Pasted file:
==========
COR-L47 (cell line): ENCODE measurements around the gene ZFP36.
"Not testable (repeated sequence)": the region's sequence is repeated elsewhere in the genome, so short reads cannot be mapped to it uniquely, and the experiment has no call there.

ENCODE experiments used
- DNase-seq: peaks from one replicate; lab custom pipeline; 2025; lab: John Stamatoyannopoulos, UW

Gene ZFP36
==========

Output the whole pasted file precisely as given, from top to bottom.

COR-L47 (cell line): ENCODE measurements around the gene ZFP36.
"Not testable (repeated sequence)": the region's sequence is repeated elsewhere in the genome, so short reads cannot be mapped to it uniquely, and the experiment has no call there.

ENCODE experiments used
- DNase-seq: peaks from one replicate; lab custom pipeline; 2025; lab: John Stamatoyannopoulos, UW

Gene ZFP36